Apr 5, 2013, 4:05 PM EST
The standings don’t lie, right? Not after 30 games? I ask because Roberto Mancini thinks the Premier League chart is being a little dishonest.
Mancini’s Manchester City are fifteen points behind United ahead of Monday’s Manchester derby but the City manager feels that the whole won, lost, tied thing is somewhat economical with the truth.
“We don’t deserve to stay 15 points behind,” he said. “[United] have played well, they have won a lot of games and the last time they lost was at Norwich 18 games ago, so they deserve to stay on the top. But not by 15 points. It is not a true table.”
City were top after 30 matches last season, but only on goal difference from Sir Alex Ferguson’s crew, who’d played one fewer game. They’d scored 72 goals and conceded 22. Today? 55 goals for, 26 against.
“The difference is that we have scored 20 goals less than last year. Only this is the difference,” Mancini asserted. “We have conceded the same amount, we have the best defence again, but we are missing only these goals. We had a lot of injuries, we lost Sergio [Agüero], we lost Mario [Balotelli] and Mario scored 15 goals last season. We need to improve our team. Not like last summer. We are a young team. It is only two years that we have played for the title.”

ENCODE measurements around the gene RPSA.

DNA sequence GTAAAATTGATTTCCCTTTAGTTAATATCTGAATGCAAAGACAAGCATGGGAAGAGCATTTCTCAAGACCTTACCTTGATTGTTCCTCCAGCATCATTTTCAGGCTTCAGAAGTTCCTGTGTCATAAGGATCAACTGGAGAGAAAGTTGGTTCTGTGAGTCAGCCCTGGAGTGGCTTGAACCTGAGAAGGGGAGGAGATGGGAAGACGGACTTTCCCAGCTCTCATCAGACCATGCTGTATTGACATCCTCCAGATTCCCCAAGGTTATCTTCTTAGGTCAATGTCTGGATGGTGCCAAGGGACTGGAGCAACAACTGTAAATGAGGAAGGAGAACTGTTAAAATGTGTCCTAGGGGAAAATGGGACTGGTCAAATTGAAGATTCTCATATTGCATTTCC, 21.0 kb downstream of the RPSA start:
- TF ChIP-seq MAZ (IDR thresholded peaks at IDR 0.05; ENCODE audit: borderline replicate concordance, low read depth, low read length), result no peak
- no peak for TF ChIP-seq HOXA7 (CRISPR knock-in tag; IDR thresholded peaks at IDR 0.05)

Mancini’s warmed to this theme before, presumably alluding to the fact that United bought Robin van Persie and City didn’t. And last month he lamented the failure to sign another defender in January to cover for the injured Vincent Kompany. But does anyone really want to hear the manager of a club with City’s resources complain about a lack of transfer spending? The failure of last summer’s recruits to pan out is on Mancini. So, too, the loss of form and apparent enthusiasm of some of his players.
As for the “lost” Balotelli – well, Mancini decided to sell him to AC Milan in January.
Maybe the surrender of their long-awaited league title could have been more easily forgiven had City not been so abject in the Champions League.
But City have regressed, Mancini must shoulder much of the blame, and the truth is, they’ve got what they deserved.
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